What makes a dream kitchen? Is it simply a style of kitchen that you have personally dreamed of owning for years but have never found the funds for? Is it a functional kitchen that has everything you need at the touch of a button? Or is it a nice, homely place where people gather and share the happenings of their day? The idea of a dream kitchen means something to all of us and we either have a plan of how we are going to achieve that dream kitchen, or we, at least, have a plan of what to do if we were ever to build that dream kitchen.
But have you ever really thought about it in any detail? Sometimes we get so caught up in the idea that we don’t stop to think about the execution of our ideas. Read on for our 7 top tips on what you should think about and keep in mind when starting the design process for your dream kitchen.
1. What kind of chef are you?
It is important to bear in mind what type of dishes you like to make when cooking in the kitchen. This will determine the layout and the different priorities certain workbenches will have within your kitchen. For example, as a baker, you may prefer a longer counter so that you can prepare large batches of dough without having to move a lot of things around. Taking into account your cooking style and how you work should give you a good idea of the layout of your kitchen.
2. A professional eye
There may be some instances where we simply cannot picture our perfect kitchen. We don’t know what will work with space, we don’t know how to make the best use of the light available or we have no idea where to start when planning a kitchen. On these occasions it is a good idea to get in touch with a professional interior designer or renovator, to see what input they may have about your available space.
Remember that while they have experience in designing and implementing state of the art solutions, you also need to be able to feel comfortable in the kitchen. So going for something you would never have normally chosen just because it is recommended isn’t a good option. Follow your heart and take into account the advice given, but don’t take it as gospel.
3. Space for socializing
If you are a sociable person, or if you have a large family, you will want to provide space for socializing. The modernization of the kitchen has seen it wheedle its way into our social group quite nicely and people can easily chat while cooking a meal at the same time. If you don’t want to be slaving away all day in a separate room with nobody to talk to, you will want to save some space for a seating area so that you can be sociable with your guests.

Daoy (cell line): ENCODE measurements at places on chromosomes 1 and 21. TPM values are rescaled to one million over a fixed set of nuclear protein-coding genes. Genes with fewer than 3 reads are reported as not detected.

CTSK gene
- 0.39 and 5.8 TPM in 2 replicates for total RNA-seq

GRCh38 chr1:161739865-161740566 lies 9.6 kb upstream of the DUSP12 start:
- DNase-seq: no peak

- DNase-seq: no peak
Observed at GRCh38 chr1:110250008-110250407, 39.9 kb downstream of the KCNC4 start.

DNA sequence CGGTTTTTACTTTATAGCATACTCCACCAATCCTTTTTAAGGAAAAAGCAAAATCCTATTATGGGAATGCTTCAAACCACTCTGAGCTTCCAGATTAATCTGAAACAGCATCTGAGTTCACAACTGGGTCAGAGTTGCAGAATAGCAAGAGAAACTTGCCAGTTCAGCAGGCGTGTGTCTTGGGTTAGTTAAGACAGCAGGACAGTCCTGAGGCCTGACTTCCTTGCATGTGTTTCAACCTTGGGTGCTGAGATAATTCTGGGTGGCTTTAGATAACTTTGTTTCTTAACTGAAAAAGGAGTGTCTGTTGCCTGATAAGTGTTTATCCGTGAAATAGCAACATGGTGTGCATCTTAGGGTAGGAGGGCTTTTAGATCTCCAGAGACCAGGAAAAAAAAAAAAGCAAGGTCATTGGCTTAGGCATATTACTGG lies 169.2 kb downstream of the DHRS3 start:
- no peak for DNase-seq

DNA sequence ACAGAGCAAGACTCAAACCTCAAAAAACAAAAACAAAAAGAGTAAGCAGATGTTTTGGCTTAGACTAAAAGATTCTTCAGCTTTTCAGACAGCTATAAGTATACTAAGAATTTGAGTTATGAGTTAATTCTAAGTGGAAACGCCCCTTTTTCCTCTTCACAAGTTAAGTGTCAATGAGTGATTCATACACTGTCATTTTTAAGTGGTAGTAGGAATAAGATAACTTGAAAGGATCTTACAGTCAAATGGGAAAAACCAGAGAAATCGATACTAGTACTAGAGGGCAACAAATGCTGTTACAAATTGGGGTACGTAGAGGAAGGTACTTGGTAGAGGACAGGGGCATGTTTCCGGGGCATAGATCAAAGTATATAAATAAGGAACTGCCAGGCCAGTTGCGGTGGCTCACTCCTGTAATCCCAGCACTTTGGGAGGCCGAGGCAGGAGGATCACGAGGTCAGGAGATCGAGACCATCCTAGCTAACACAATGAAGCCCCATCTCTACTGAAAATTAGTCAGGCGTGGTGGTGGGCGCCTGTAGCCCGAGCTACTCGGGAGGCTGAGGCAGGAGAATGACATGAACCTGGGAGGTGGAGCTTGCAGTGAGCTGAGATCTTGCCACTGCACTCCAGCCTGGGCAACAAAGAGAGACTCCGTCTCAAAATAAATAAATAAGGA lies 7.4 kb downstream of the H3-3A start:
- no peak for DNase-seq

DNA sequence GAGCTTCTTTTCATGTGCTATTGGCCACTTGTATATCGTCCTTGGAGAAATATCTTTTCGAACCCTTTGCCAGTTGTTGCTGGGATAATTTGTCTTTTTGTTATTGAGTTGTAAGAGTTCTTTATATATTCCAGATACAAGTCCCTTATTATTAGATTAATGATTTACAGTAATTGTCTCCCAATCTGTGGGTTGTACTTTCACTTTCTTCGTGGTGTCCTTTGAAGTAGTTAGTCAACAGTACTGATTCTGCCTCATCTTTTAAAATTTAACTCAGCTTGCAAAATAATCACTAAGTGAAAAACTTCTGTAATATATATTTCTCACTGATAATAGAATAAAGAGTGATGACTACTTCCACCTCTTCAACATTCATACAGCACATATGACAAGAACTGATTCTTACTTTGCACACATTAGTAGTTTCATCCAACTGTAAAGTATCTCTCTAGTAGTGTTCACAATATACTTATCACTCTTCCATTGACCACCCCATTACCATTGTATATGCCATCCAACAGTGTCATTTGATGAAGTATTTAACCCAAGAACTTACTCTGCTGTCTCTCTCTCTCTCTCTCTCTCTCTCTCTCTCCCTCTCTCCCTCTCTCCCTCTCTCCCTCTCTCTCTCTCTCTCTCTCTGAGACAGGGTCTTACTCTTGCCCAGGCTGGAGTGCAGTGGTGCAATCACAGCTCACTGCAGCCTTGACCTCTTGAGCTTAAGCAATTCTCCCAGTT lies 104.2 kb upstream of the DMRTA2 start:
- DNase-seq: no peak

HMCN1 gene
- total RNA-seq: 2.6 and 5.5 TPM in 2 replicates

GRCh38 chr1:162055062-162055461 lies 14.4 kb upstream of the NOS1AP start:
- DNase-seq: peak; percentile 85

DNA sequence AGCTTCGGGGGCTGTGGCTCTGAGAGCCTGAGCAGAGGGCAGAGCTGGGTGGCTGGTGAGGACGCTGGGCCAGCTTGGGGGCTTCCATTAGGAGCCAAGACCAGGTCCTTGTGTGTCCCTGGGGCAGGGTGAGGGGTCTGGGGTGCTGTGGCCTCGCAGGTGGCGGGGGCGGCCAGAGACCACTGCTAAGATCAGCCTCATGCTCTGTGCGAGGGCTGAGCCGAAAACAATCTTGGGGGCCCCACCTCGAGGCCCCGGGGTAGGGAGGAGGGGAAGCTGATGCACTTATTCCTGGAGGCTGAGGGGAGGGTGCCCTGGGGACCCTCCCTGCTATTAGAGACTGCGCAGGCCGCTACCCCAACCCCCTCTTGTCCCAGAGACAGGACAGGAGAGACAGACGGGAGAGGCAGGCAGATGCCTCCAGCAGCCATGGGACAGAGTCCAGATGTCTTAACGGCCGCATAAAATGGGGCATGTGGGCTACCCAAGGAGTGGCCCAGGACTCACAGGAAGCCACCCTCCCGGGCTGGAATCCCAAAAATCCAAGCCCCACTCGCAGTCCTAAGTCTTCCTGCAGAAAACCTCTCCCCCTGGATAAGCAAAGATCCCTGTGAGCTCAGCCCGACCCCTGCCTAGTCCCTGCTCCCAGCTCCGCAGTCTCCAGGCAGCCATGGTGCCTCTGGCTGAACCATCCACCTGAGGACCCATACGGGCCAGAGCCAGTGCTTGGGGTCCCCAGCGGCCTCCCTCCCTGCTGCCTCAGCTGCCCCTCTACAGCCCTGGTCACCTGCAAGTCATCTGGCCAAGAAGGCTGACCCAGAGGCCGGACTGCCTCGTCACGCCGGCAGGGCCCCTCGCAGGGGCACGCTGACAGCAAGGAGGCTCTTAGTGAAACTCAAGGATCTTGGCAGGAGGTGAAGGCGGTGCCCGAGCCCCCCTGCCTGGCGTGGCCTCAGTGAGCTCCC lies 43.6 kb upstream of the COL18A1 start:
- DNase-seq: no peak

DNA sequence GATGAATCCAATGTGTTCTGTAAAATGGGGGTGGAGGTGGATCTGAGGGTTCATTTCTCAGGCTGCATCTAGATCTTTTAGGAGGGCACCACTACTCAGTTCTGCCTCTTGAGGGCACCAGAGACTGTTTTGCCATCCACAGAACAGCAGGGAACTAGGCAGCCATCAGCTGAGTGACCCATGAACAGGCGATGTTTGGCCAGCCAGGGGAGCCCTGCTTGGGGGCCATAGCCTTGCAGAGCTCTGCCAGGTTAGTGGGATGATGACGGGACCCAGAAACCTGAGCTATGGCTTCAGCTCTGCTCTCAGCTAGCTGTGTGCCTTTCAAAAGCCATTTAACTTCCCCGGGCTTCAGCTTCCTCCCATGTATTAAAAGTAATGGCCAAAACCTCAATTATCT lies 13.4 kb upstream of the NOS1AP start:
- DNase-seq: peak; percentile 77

4. Where is your dining room?
If your dining room is on the other side of the house, you might want to rethink the structure of your kitchen. You want to create a kitchen that is easily traversable in order to prevent spills from occurring when transferring your dishes to the dining room. Every little helps when you are organizing a full three-course meal for business associates at your home! Then again not everyone has a dining room, so this might be a non-issue in your household.
5. Designing for longevity
Gimmick and gadget kitchens will only do so well, so if you’re really looking for a kitchen that is worth the money, go for longevity. Choose designs that are well known for their timeless allure and see whether or not those designs will still look as good in five and even ten years’ time. If you can afford to spend the extra money in order to avoid having to renovate the kitchen again in a couple of years, certainly go for it. It will save you a lot of time, effort and money in the long run. Plus then you’ll have a beautiful kitchen you can enjoy for far longer.
6. Making room for the future
It has been predicted that in the very near future we will be able to charge phones, music players, tablets and other handheld devices through wireless sensors on kitchen counters. Smart ‘homes’ are now in the works, with ovens that can be switched on or off through text message, or steamers that can be programmed to cook the meal just right. It is important that you leave room for the future of kitchen design when planning your own kitchen. Try not to make everything too set in stone, as something that works well now might now work so well in the future. If you leave space for improvements, then you don’t have to worry about re-working everything to fit in the newest appliance when it comes around.
7. Small changes; big differences
Sometimes a kitchen redesign can occur with something as little as a change in the color palette of a room. If you step back and think about what can be changed about your current kitchen design, instead of potentially scrapping the whole thing, you might see a few small changes that could mean a big difference. For example, if there are no natural sources of light within your kitchen, switching to high-powered light bulbs will really help to brighten things up. A few carefully placed lamps underneath your cabinetry will help to light up your counter top space, and that is just what lighting can do. Look at what you have and set about making small changes to see the effect it has.
We all have a different thing in mind when it comes to our dream kitchen and for some people, those dreams are closer to reality. However, it is possible to create your dream kitchen if you combine a good knowledge of space with longevity. It may seem a bit expensive as it stands but in the long run, you will be glad that you spent the extra money in order to have a kitchen that is beautiful and built to last.
Article provided by Mike James, an independent content writer working together with Kent-based kitchen specialist David Haugh, who were consulted over this post.